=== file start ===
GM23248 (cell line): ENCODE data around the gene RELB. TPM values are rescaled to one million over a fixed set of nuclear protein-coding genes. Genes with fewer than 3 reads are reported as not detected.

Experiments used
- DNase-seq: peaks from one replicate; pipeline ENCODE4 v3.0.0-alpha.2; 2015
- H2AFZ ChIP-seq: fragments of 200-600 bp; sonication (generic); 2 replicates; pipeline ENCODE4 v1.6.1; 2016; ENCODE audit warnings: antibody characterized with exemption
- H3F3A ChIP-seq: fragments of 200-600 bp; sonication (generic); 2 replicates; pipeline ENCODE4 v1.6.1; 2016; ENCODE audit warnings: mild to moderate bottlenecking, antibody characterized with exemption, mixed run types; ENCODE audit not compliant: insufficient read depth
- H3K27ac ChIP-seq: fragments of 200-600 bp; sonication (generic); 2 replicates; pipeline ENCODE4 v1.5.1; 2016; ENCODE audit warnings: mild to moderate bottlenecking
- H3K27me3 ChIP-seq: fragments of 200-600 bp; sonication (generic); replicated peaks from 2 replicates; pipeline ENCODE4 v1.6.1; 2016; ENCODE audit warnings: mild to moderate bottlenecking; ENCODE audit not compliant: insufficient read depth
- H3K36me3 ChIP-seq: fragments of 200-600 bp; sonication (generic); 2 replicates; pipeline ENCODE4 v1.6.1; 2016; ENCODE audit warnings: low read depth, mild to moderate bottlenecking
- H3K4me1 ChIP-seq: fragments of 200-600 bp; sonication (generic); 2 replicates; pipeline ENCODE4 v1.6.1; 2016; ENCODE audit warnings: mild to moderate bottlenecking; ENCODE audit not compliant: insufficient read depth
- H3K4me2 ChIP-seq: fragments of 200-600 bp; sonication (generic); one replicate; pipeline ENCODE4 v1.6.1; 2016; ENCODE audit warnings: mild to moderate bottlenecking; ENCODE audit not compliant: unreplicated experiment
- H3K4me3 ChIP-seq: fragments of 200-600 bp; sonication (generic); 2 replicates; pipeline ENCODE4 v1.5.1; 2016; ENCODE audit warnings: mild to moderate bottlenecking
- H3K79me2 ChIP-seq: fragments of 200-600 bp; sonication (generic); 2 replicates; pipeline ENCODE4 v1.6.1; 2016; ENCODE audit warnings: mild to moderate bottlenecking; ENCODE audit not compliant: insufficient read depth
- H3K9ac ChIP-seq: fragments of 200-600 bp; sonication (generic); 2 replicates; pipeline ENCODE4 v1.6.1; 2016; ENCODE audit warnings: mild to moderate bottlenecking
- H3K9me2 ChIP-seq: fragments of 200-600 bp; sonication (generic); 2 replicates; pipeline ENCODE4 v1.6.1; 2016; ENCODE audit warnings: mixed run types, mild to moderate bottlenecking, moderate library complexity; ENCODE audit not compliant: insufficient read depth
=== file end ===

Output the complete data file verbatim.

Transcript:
GM23248 (cell line): ENCODE data around the gene RELB. TPM values are rescaled to one million over a fixed set of nuclear protein-coding genes. Genes with fewer than 3 reads are reported as not detected.

Experiments used
- DNase-seq: peaks from one replicate; pipeline ENCODE4 v3.0.0-alpha.2; 2015
- H2AFZ ChIP-seq: fragments of 200-600 bp; sonication (generic); 2 replicates; pipeline ENCODE4 v1.6.1; 2016; ENCODE audit warnings: antibody characterized with exemption
- H3F3A ChIP-seq: fragments of 200-600 bp; sonication (generic); 2 replicates; pipeline ENCODE4 v1.6.1; 2016; ENCODE audit warnings: mild to moderate bottlenecking, antibody characterized with exemption, mixed run types; ENCODE audit not compliant: insufficient read depth
- H3K27ac ChIP-seq: fragments of 200-600 bp; sonication (generic); 2 replicates; pipeline ENCODE4 v1.5.1; 2016; ENCODE audit warnings: mild to moderate bottlenecking
- H3K27me3 ChIP-seq: fragments of 200-600 bp; sonication (generic); replicated peaks from 2 replicates; pipeline ENCODE4 v1.6.1; 2016; ENCODE audit warnings: mild to moderate bottlenecking; ENCODE audit not compliant: insufficient read depth
- H3K36me3 ChIP-seq: fragments of 200-600 bp; sonication (generic); 2 replicates; pipeline ENCODE4 v1.6.1; 2016; ENCODE audit warnings: low read depth, mild to moderate bottlenecking
- H3K4me1 ChIP-seq: fragments of 200-600 bp; sonication (generic); 2 replicates; pipeline ENCODE4 v1.6.1; 2016; ENCODE audit warnings: mild to moderate bottlenecking; ENCODE audit not compliant: insufficient read depth
- H3K4me2 ChIP-seq: fragments of 200-600 bp; sonication (generic); one replicate; pipeline ENCODE4 v1.6.1; 2016; ENCODE audit warnings: mild to moderate bottlenecking; ENCODE audit not compliant: unreplicated experiment
- H3K4me3 ChIP-seq: fragments of 200-600 bp; sonication (generic); 2 replicates; pipeline ENCODE4 v1.5.1; 2016; ENCODE audit warnings: mild to moderate bottlenecking
- H3K79me2 ChIP-seq: fragments of 200-600 bp; sonication (generic); 2 replicates; pipeline ENCODE4 v1.6.1; 2016; ENCODE audit warnings: mild to moderate bottlenecking; ENCODE audit not compliant: insufficient read depth
- H3K9ac ChIP-seq: fragments of 200-600 bp; sonication (generic); 2 replicates; pipeline ENCODE4 v1.6.1; 2016; ENCODE audit warnings: mild to moderate bottlenecking
- H3K9me2 ChIP-seq: fragments of 200-600 bp; sonication (generic); 2 replicates; pipeline ENCODE4 v1.6.1; 2016; ENCODE audit warnings: mixed run types, mild to moderate bottlenecking, moderate library complexity; ENCODE audit not compliant: insufficient read depth